ABC News' Michael Falcone reports:
CHARLOTTE, N.C. - Last September, Democrats gathered in Charlotte, N.C. to see Barack Obama officially accept their party's presidential nominee for a second term.
Nearly five months later, the leadership of the Republican National Committee, state GOP chairs and party movers and shakers from around the country have descended on the same city - in the only swing state Mitt Romney won in November - for the RNC's annual winter meeting.
It comes as Republicans are still in the midst of assessing what went wrong during the 2012 cycle and what Republicans need to fix as the midterm elections and the next presidential contest loom on the horizon.
WHO'S IN CHARLOTTE? Republican National Committee Chairman Reince Preibus, the top brass of the RNC (Political Director Rick Wiley, Communications Director Sean Spicer and others), GOP state chairs, executive directors and national committeemen and women from around the country - more than 160 in all.
Also more than a few Republican operatives and strategists like former White House Press Secretary Ari Fleischer, who has stepped in to help the party re-tool its communications efforts, and party elders like Newt Gingrich who is leading a Thursday afternoon session on messaging.
"Think of Newt as a guy who saw firsthand where the party went wrong in 2012 and is working to make sure it never happens again," a Gingrich aide told ABC News.
THE BIG DRAW: BOBBY JINDAL: The centerpiece of this year's RNC's winter meeting will be a keynote address Thursday night by Louisiana governor - and potential 2016 presidential contender - Bobby Jindal. He is also the chairman of the Republican Governors Association, and he has not been shy about expressing his disappointment with some Republicans, including Mitt Romney, for their mis-handling of the GOP message in 2012.
"The Republican Party must become the party of growth, the party of a prosperous future that is based in our economic growth and opportunity that is based in every community in this great country and that is not based in Washington, DC," Jindal plans to tell the GOP leaders tonight, according to excerpts of his remarks.
Jindal is scheduled to deliver his speech at 7 p.m.
THE SOUL SEARCHING: After the November election, Chairman Priebus launched what he called the "Growth and Opportunity" project, which is an effort to chart a new course for the party going forward. The project, which is not complete, is split into eight subject areas, according to Bloomberg News' John McCormick:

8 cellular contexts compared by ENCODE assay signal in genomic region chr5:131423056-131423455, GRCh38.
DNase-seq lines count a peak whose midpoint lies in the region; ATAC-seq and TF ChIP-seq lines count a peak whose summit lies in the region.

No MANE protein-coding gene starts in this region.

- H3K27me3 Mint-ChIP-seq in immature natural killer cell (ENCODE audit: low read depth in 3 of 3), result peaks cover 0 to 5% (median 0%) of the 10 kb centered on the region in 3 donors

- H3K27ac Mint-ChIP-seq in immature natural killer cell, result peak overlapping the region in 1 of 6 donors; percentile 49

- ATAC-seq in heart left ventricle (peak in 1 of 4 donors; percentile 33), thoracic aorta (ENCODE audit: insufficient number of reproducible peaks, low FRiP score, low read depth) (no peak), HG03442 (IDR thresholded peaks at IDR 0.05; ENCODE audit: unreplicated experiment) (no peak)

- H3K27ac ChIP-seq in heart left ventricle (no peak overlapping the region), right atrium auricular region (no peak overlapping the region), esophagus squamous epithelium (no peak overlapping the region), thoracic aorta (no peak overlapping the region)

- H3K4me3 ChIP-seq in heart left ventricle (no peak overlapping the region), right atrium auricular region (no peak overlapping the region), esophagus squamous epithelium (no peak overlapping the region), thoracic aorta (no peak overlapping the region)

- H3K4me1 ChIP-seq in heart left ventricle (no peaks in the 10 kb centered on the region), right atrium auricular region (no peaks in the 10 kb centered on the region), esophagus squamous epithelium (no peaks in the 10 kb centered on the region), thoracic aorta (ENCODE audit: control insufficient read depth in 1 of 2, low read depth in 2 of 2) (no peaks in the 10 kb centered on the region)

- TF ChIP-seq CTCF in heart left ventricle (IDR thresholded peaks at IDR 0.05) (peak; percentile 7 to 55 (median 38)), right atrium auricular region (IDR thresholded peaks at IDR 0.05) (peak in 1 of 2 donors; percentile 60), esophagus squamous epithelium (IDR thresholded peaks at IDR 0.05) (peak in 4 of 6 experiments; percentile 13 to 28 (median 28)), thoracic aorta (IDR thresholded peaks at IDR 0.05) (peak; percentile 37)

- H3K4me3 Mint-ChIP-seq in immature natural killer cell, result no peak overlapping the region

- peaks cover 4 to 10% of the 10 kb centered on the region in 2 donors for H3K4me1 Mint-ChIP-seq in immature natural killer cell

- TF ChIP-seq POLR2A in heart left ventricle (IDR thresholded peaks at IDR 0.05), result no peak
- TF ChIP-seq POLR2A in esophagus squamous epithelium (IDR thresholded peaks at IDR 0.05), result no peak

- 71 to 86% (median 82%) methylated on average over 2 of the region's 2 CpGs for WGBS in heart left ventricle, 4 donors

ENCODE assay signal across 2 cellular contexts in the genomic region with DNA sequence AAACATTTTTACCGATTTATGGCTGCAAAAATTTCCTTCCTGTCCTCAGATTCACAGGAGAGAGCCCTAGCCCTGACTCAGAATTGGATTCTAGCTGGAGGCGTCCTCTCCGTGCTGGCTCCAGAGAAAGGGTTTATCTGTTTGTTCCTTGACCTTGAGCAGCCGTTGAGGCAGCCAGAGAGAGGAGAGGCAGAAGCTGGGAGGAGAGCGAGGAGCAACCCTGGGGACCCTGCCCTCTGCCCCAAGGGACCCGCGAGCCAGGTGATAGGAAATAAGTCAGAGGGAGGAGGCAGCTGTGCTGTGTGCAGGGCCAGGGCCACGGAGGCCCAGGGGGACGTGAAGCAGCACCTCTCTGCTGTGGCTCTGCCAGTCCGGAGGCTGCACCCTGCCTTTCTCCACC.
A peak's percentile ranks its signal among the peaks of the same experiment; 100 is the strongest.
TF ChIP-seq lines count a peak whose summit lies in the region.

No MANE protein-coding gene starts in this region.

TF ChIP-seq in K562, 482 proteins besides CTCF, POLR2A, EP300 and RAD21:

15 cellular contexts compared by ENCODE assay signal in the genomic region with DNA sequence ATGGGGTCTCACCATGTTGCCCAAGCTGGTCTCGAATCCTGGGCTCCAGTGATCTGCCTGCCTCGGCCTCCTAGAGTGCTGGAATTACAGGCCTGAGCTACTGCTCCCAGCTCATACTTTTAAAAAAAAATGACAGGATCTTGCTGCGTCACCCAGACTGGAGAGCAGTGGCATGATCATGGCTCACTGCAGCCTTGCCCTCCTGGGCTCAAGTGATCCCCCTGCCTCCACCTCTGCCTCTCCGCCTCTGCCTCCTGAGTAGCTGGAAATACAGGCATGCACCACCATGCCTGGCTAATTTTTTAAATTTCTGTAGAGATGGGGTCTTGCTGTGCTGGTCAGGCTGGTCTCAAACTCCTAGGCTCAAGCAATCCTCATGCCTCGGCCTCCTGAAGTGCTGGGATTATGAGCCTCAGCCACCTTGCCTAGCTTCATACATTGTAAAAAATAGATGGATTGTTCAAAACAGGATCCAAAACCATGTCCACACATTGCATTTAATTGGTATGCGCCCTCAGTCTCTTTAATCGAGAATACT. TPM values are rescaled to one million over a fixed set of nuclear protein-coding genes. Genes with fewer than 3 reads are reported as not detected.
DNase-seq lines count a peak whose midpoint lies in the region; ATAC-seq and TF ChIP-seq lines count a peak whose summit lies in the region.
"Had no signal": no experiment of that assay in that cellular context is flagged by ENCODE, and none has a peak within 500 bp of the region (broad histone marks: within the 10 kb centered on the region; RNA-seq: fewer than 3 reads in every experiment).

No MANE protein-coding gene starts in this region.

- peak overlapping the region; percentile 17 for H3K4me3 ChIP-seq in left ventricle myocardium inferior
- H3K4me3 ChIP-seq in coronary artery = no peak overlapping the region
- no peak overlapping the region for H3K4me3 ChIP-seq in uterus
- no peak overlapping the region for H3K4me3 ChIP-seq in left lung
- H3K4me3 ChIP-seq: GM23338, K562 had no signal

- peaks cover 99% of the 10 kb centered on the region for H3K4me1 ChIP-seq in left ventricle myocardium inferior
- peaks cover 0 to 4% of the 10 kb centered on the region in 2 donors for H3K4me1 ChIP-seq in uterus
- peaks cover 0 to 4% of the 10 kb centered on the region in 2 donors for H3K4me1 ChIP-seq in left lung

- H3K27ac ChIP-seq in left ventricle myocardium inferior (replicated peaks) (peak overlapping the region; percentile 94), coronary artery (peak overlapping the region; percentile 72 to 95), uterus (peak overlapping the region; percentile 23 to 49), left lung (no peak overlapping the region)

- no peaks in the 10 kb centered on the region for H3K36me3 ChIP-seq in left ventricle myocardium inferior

THE DIGITAL DIVIDE: No small amount of Republican hand-wringing about Mitt Romney's loss last November has focused on the GOP's shortcomings in the area of technology and digital strategy. That's why it's no accident that attendees are getting lessons from representatives from companies like Google, Facebook, AOL and Eventbrite. And seeing an opportunity to take advantage of the concern that the party still lags behind Democrats in this area, more than a few Republican digital consultants are also on hand in Charlotte looking to network and make deals.
THE RETURN OF REINCE: Reince Priebus, the 40-year-old Wisconsin native who was elected chair of the party in 2011, did not preside over a period that saw a winning Republican presidential candidate, but he did lead his party out of a deep hole of debt - more than $20 million left by former RNC Chairman Michael Steele. And he's earned the respect of the vast majority of his fellow committee members.
He is up for re-election on Friday and is expected to win easily. Mark Willis, a little-known Republican National Committeeman from Maine and former Ron Paul supporter, has announced he is planning to challenge Priebus, but his bid is unlikely to go very far.
THE PERMANENT CAMPAIGN: Chairman Priebus plans to address the RNC meeting on Friday and one of his big themes will be about how Republicans need to stay on a campaign footing at all times.
"Simple outreach' a few months before an election will not suffice," Priebus plans to tell the gathering, according to excerpts of his remarks. "In fact, let's stop talking about 'reaching out' - and start working on welcoming in. Political support is cultivated over time - not collected on Election Day."
THE OTHER BIG THEME: DIVERSITY: It's one of the top buzzwords at this year's RNC gathering, and listed on the official agenda for the meeting is a strategy session on "outreach to African Americans, Asian Americans, Hispanics and women."
In his speech on Friday, Chairman Priebus will issue this call: "To those who have left the party, we want to earn your trust again. To those who have yet to join us, we welcome you-with open doors and open arms."